Tuesday , January 19 2021
Home / Tag Archives: markets

Tag Archives: markets

Episode 41; Part 2: Professor Copper’s Got Other Courses To Teach

41.2 Copper Prices Signal Inflation (or something else?) [Emil’s Summary] Mary Toft had delivered a litter of rabbits – that was the news that reached the court of King George I in 1726. Obstetrician John Howard arrived at Toft’s bedside in September where he was presented with several animal parts, ostensibly from the supernatural womb. In October, she delivered nine dead baby rabbits, prompting Howard to write a letter to England’s greatest doctors and scientists, as well as the King’s...

Read More »

Suasion, Sure, But Is It Really Moral?

One of the concepts educators sort of snuck into the curriculum was something they called “moral suasion.” This term has meanings outside of Economics, but within the discipline it refers to one key element to the monetary policies of central banks. Basically, persuading markets or economic groups to act in the way officials want using rhetoric or threats without having to resort to overt and explicit means. If central bankers have walked softly all these years, the so-called big stick they...

Read More »

Labor Shortage Under #1 Becomes Labor Bottleneck Under #2

It doesn’t quite rise to the level of the LABOR SHORTAGE!!!! fiasco, not yet, but it’s moving up toward that territory. This, of course, had been during Inflation Hysteria #1 when at its absolute peak the unemployment rate was being used to justify expectations for not just a little more in consumer prices but a lot more. In 2018, in particular, there were widespread anecdotes, hardly a day would pass without some mainstream media story about how companies were struggling to cope finding...

Read More »

The Fundamentals of the Bond ‘Bubble’

They were never very specific to begin with, even in Ben Bernanke’s infamous November 2010 Post op-ed covering the start of QE2. Officials like to keep it purposefully vague as a kind of dry powder, a margin for error. If bureaucrats become too specific, the public would reasonably hold them to their own standard being laid out. The point behind Alan Greenspan’s infamous fedspeak was, most of all, wiggle room. QE is going to help boost the economy. How, you naturally ask? Don’t say. Keep it...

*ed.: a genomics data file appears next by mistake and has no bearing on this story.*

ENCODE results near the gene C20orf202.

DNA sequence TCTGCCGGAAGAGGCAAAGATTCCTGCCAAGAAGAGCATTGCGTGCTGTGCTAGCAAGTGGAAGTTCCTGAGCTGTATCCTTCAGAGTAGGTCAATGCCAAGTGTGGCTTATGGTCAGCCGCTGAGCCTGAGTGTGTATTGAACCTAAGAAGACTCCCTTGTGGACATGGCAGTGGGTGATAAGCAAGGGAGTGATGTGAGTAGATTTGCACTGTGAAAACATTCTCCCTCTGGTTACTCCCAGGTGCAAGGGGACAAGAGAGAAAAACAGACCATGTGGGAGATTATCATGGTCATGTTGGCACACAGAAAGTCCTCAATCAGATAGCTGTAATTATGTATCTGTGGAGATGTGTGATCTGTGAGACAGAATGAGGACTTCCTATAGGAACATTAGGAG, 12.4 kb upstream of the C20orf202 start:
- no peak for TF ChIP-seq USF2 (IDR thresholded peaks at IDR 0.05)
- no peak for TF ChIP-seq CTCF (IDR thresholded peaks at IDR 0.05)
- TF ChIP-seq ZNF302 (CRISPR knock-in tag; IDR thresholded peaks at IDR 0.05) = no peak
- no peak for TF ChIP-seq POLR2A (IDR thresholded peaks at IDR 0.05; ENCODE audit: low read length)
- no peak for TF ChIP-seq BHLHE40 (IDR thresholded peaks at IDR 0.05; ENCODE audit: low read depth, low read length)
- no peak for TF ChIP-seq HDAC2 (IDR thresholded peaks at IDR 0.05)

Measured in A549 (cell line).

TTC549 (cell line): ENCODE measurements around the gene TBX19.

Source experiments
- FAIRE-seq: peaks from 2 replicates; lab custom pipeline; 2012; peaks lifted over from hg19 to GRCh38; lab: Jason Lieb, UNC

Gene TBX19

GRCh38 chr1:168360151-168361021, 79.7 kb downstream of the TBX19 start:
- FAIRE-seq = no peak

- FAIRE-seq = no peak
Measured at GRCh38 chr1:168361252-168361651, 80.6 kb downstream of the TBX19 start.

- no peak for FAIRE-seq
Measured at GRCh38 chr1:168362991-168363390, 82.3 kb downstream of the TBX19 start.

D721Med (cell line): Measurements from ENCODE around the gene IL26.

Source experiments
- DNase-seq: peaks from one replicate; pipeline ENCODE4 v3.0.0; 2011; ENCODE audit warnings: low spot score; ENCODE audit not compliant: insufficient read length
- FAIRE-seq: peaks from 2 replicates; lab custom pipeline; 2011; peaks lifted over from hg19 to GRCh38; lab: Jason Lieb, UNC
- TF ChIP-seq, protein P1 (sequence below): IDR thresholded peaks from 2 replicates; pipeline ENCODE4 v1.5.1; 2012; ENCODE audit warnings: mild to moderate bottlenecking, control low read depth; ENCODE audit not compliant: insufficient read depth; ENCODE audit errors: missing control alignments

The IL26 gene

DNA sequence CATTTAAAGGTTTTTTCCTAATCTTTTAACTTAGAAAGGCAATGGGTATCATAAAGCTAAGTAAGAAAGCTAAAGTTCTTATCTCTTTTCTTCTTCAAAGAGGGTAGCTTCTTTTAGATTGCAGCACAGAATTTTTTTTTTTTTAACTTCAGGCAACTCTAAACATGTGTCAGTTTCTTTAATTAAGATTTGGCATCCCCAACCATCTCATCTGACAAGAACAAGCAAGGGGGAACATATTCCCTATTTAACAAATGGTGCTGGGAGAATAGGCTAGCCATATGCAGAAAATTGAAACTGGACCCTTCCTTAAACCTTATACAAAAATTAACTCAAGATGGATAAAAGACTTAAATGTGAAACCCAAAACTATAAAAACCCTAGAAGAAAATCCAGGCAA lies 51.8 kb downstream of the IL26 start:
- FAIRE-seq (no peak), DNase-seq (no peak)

Read More »

Being Specific About Dollar Specifics

Last week, IHS Markit reported that sentiment in Mexico’s factory sector had slipped again during December 2020. The organization’s manufacturing PMI had declined for the second straight month, having peaked recently back in October. Even then, the index hadn’t yet come close to crossing the magic 50 dividing line. The best it had managed during this global rebound was a mere 43.6.This sentiment data correlates closely enough to the Mexican government’s statistics. According to that...

Read More »

Episode 41; Part 1: At Times, Interest Rates *Do* Go Up

41.1 Has the US Treasury Bond Rout Begun? (No.) [Emil’s Summary] Mary Toft had delivered a litter of rabbits – that was the news that reached the court of King George I in 1726. Obstetrician John Howard arrived at Toft’s bedside in September where he was presented with several animal parts, ostensibly from the supernatural womb. In October, she delivered nine dead baby rabbits, prompting Howard to write a letter to England’s greatest doctors and scientists, as well...

Read More »

Closing The Books on 2020 Didn’t Close The Books

ADP let the cat of the bag on Wednesday when the payroll processing provider announced it believed the level of private employment had declined in December 2020. Since it wasn’t likely to have been wildly inaccurate, it set the stage for a renewed negative number in the main government payroll report released today.According to those BLS’s Current Employment Statistics (CES), the Establishment Survey did indeed fall. During the month of December, the agency believes that somewhere around...

Read More »

Did You Ever Think It Would Reach 42?

Did anyone back when this whole thing started think that by the first week of the new year, 2021, jobless claims would still be significantly higher than every previous record worst level? We aren’t just revisiting the numbers, it’s completely rewriting the circumstances. The “V” hopes were dashed so long ago, and so thoroughly, the letter itself has completely dropped off the face of the Earth. It has been replaced instead by “stimulus”; more of the same which had led us to this same place...

Read More »

There’s Always A First Time

Is it a race against time? Or is it trying to set aside today so as to focus entirely on a specific kind of tomorrow? It’s easy to do the latter especially when today is what it is; you can’t change what’s already gone on. You can, however, think that today won’t impede or even impact a much better tomorrow yet to be determined, especially when the heavy hand of government is anticipated to intervene after sunset. On the one side, more fiscal “stimulus” is purported just over today’s...

Read More »

They’ve Gone Too Far (or have they?)

Between November 1998 and February 1999, Japan’s government bond (JGB) market was utterly decimated. You want to find an historical example of a real bond rout (no caps nor exclamations necessary), take a look at what happened during those three exhilarating (if you were a government official) months. The JGB 10-year yield had dropped to a low of just 77.2 bps during the depths of 1998’s Asian Financial Crisis (or “flu”, so noted for its regional contagious dollar shortages). Having backed...

Read More »